Joshua 19:1-9 (NIV) 1 The second lot came out for the tribe of Simeon, clan by clan. Their inheritance lay within the territory of Judah. 2 It included: Beersheba (or Sheba), Moladah, 3 Hazar Shual, Balah, Ezem, 4 Eltolad, Bethul, Hormah, 5 Ziklag, Beth Marcaboth, Hazar Susah, 6 Beth Lebaoth and Sharuhen–thirteen towns and their villages; 7 Ain, Rimmon, Ether and Ashan–four towns and their villages– 8 and all the villages around these towns as far as Baalath Beer (Ramah in the Negev). This was the inheritance of the tribe of the Simeonites, clan by clan. 9 The inheritance of the Simeonites was taken from the share of Judah, because Judah’s portion was more than they needed. So the Simeonites received their inheritance within the territory of Judah.
On verses 1-9: These verses describe the land allotment given to the tribe of Simeon. Notice that Simeon’s land allotment was taken from Judah’s portion (v9, also v1b). Why is that? Verse 9 gives one reason: “because Judah’s portion was more than they needed”. What can we learn from this? Whenever you have excess (more than you need), be wise and generous with that excess. Don’t hoard it all for yourself but use it to serve others’ needs.
There is also likely another reason why the tribe of Simeon did not receive a large chunk of land but only specific towns and cities scattered across the territory of Judah. The reason goes back to Genesis 34 and an incident that happened in Jacob’s family. One of Jacob’s daughters called Dinah is raped by a guy called Shechem. Dinah’s brothers are furious. In retaliation for what Shechem did to their sister, two of Dinah’s brothers, Simeon and Levi, take swords and kill every male in the city where Shechem’s family lived, including Shechem himself as well as Shechem’s family Hamor. They also take all the women, children and wealth from Shechem’s city. Jacob is furious with his sons Simeon and Levi (Genesis 34:30). When Jacob is nearing death, Jacob speaks these prophetic words over Simeon and Levi, saying the following in Genesis 49:5-7:
5 “Simeon and Levi are brothers– their swords are weapons of violence. 6 Let me not enter their council, let me not join their assembly, for they have killed men in their anger and hamstrung oxen as they pleased. 7 Cursed be their anger, so fierce, and their fury, so cruel! I will scatter them in Jacob and disperse them in Israel.
So here in Joshua 19, when the tribe of Simeon is not given a chunk of land but only select towns and villages scattered across Judah’s territory, some scholars see this as the fulfillment of Jacob’s prophetic words spoken over Simeon in Genesis 49:7, namely that Simeon would be “scattered” and “dispersed”. For the same reason, the tribe of Levi would not receive any land of their own but rather would only live in towns that were scattered across the promised land. The fact that the tribe of Levi would later on be given the role of priests in Israel was God showing great mercy and grace to the tribe of Levi.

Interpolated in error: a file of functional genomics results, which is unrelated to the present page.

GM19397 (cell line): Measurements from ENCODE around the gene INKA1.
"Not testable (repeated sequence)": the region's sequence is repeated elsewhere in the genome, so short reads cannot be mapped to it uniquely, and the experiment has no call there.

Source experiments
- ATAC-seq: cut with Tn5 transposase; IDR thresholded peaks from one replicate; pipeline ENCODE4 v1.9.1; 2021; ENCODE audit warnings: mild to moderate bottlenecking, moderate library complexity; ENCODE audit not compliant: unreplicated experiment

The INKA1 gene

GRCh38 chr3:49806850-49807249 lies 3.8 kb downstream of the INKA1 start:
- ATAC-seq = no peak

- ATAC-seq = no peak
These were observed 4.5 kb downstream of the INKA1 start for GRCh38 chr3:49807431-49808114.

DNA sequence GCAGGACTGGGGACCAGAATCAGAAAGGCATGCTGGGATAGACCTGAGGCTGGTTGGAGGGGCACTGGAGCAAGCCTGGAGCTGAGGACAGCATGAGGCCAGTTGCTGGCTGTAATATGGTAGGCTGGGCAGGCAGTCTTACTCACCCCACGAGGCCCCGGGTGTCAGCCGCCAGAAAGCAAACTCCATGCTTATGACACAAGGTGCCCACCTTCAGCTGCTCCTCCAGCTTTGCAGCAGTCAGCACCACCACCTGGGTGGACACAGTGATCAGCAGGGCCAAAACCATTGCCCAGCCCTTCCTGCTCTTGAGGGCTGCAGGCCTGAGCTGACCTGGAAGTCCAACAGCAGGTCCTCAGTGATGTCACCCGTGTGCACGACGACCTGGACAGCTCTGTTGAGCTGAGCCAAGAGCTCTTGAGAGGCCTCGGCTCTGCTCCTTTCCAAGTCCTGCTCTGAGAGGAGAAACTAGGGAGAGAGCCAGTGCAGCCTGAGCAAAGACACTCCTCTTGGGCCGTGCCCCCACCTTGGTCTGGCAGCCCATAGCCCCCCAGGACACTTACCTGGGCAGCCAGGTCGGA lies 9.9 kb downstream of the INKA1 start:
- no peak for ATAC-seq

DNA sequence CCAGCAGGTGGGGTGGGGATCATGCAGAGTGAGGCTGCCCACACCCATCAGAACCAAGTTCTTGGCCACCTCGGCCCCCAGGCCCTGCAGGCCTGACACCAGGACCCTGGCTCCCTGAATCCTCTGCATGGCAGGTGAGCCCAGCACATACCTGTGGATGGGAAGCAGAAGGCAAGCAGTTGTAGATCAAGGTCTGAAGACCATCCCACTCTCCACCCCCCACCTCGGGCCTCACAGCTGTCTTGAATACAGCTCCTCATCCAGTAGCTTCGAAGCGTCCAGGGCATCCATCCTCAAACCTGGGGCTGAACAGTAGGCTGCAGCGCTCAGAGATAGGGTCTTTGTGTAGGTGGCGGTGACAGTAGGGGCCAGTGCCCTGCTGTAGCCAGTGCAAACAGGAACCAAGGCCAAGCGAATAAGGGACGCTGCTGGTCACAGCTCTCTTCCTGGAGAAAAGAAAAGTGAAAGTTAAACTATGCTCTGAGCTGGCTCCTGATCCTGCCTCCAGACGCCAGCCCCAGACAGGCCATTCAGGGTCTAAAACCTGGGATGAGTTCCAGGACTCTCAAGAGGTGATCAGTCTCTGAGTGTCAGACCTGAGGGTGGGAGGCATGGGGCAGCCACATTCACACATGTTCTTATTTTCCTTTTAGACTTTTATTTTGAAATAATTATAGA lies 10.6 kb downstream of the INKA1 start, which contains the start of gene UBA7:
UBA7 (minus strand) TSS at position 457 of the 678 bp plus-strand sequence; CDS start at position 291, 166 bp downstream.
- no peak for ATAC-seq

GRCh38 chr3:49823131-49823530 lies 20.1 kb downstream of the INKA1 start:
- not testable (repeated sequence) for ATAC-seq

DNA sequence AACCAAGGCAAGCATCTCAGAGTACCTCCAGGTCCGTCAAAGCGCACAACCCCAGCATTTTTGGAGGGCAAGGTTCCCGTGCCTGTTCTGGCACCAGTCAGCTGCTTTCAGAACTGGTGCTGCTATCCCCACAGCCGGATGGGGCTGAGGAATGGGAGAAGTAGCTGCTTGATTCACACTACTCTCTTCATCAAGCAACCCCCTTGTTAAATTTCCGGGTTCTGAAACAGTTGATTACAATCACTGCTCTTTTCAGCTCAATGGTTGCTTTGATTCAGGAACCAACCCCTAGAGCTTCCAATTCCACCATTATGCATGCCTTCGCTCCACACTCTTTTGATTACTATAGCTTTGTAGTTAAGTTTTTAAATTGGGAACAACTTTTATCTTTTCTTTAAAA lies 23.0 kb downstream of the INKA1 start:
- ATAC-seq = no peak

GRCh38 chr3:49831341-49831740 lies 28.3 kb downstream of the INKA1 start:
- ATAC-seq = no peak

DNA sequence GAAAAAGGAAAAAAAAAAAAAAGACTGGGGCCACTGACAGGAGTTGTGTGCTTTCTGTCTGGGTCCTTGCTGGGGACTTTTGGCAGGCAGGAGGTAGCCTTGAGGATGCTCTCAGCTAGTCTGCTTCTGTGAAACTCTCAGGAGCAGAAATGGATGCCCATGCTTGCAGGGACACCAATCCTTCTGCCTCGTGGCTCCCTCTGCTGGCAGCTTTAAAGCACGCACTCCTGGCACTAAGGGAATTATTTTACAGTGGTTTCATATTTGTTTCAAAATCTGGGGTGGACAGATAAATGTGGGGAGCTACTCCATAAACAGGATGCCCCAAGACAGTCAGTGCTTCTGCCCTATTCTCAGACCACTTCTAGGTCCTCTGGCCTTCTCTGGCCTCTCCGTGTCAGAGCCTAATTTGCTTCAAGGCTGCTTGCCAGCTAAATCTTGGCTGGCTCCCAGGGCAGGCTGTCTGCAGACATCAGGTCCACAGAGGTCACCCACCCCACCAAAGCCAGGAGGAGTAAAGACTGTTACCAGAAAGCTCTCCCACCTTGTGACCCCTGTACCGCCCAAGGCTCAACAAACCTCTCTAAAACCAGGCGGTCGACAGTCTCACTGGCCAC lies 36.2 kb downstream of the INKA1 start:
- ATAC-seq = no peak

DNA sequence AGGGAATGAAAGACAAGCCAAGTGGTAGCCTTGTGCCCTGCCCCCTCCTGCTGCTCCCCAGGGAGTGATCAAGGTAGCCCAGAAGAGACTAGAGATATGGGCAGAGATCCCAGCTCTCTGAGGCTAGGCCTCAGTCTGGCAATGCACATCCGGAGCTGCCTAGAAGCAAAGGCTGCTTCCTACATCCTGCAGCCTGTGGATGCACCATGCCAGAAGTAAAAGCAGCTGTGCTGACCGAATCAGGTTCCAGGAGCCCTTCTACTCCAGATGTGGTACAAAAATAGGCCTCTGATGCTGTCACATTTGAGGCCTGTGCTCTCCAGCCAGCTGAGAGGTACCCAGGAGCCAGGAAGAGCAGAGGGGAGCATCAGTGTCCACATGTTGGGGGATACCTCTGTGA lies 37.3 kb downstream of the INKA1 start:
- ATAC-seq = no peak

What can we learn from this?
1. We are not responsible for what other people do to us and the hurts that they inflict. But we are responsible for how we respond to those hurts. When we take revenge on those who have hurt us, we can end up doing far more damage than the damage that was done to us. In so doing, we can even end up losing our God-given inheritance. Instead of taking revenge, bring your hurts to God. Let God heal you and trust Him to help you forgive and to be your avenger. As Romans 12:19 says, “Do not take revenge, my friends, but leave room for God’s wrath, for it is written: ‘It is mine to avenge; I will repay,’ says the Lord.”
2. Like the Levites, because of our sin we did not deserve to receive anything from God. Yet in God’s grace and mercy, He sets us apart and calls us priests in His kingdom (1 Peter 2:9-10).
Heavenly Father, thank You for all Your mercy and grace on my life, which is the only reason I can be called a priest in Your kingdom. Whenever others hurt me badly, please help me not to take revenge but to trust You to avenge me, lest I do even more damage to me and family. With the excess that You have given me, please help me to be a wise and generous steward. In Jesus’ name, AMEN!